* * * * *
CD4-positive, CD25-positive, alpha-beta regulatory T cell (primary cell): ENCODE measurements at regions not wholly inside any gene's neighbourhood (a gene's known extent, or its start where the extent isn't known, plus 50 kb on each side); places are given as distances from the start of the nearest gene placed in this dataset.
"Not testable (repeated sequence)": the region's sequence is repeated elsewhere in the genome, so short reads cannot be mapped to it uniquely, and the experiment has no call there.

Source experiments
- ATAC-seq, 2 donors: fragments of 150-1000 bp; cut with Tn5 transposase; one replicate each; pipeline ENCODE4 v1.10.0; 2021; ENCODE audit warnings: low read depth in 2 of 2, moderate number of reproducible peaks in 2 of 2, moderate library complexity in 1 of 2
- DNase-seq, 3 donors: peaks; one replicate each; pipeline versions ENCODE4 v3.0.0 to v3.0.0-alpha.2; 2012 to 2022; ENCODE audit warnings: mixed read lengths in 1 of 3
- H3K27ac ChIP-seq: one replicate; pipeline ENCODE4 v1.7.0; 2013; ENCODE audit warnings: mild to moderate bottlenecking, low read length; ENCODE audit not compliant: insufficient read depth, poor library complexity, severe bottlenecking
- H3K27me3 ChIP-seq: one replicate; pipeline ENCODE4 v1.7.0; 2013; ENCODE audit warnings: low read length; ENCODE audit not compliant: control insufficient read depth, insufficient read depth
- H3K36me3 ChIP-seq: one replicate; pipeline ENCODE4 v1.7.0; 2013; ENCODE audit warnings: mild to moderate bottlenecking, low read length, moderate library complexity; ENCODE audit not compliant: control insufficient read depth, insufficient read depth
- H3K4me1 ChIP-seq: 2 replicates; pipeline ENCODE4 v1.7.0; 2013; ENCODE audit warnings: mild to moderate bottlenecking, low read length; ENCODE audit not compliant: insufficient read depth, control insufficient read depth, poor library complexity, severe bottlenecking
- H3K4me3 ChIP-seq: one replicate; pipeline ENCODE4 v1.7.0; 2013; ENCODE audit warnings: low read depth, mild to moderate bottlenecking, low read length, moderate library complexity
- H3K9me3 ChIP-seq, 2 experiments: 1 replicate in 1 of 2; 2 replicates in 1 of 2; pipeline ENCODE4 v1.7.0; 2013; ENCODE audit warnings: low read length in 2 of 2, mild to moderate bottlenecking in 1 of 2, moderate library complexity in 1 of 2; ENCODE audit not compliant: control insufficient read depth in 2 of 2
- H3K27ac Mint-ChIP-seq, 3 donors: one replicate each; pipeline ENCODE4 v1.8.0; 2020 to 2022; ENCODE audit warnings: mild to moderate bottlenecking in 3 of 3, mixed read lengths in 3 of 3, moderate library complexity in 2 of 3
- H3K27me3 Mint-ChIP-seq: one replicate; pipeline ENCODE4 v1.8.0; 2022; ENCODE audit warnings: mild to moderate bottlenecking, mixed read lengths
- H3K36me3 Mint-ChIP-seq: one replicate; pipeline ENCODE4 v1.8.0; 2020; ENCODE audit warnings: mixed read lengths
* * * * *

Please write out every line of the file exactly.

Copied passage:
CD4-positive, CD25-positive, alpha-beta regulatory T cell (primary cell): ENCODE measurements at regions not wholly inside any gene's neighbourhood (a gene's known extent, or its start where the extent isn't known, plus 50 kb on each side); places are given as distances from the start of the nearest gene placed in this dataset.
"Not testable (repeated sequence)": the region's sequence is repeated elsewhere in the genome, so short reads cannot be mapped to it uniquely, and the experiment has no call there.

Source experiments
- ATAC-seq, 2 donors: fragments of 150-1000 bp; cut with Tn5 transposase; one replicate each; pipeline ENCODE4 v1.10.0; 2021; ENCODE audit warnings: low read depth in 2 of 2, moderate number of reproducible peaks in 2 of 2, moderate library complexity in 1 of 2
- DNase-seq, 3 donors: peaks; one replicate each; pipeline versions ENCODE4 v3.0.0 to v3.0.0-alpha.2; 2012 to 2022; ENCODE audit warnings: mixed read lengths in 1 of 3
- H3K27ac ChIP-seq: one replicate; pipeline ENCODE4 v1.7.0; 2013; ENCODE audit warnings: mild to moderate bottlenecking, low read length; ENCODE audit not compliant: insufficient read depth, poor library complexity, severe bottlenecking
- H3K27me3 ChIP-seq: one replicate; pipeline ENCODE4 v1.7.0; 2013; ENCODE audit warnings: low read length; ENCODE audit not compliant: control insufficient read depth, insufficient read depth
- H3K36me3 ChIP-seq: one replicate; pipeline ENCODE4 v1.7.0; 2013; ENCODE audit warnings: mild to moderate bottlenecking, low read length, moderate library complexity; ENCODE audit not compliant: control insufficient read depth, insufficient read depth
- H3K4me1 ChIP-seq: 2 replicates; pipeline ENCODE4 v1.7.0; 2013; ENCODE audit warnings: mild to moderate bottlenecking, low read length; ENCODE audit not compliant: insufficient read depth, control insufficient read depth, poor library complexity, severe bottlenecking
- H3K4me3 ChIP-seq: one replicate; pipeline ENCODE4 v1.7.0; 2013; ENCODE audit warnings: low read depth, mild to moderate bottlenecking, low read length, moderate library complexity
- H3K9me3 ChIP-seq, 2 experiments: 1 replicate in 1 of 2; 2 replicates in 1 of 2; pipeline ENCODE4 v1.7.0; 2013; ENCODE audit warnings: low read length in 2 of 2, mild to moderate bottlenecking in 1 of 2, moderate library complexity in 1 of 2; ENCODE audit not compliant: control insufficient read depth in 2 of 2
- H3K27ac Mint-ChIP-seq, 3 donors: one replicate each; pipeline ENCODE4 v1.8.0; 2020 to 2022; ENCODE audit warnings: mild to moderate bottlenecking in 3 of 3, mixed read lengths in 3 of 3, moderate library complexity in 2 of 3
- H3K27me3 Mint-ChIP-seq: one replicate; pipeline ENCODE4 v1.8.0; 2022; ENCODE audit warnings: mild to moderate bottlenecking, mixed read lengths
- H3K36me3 Mint-ChIP-seq: one replicate; pipeline ENCODE4 v1.8.0; 2020; ENCODE audit warnings: mixed read lengths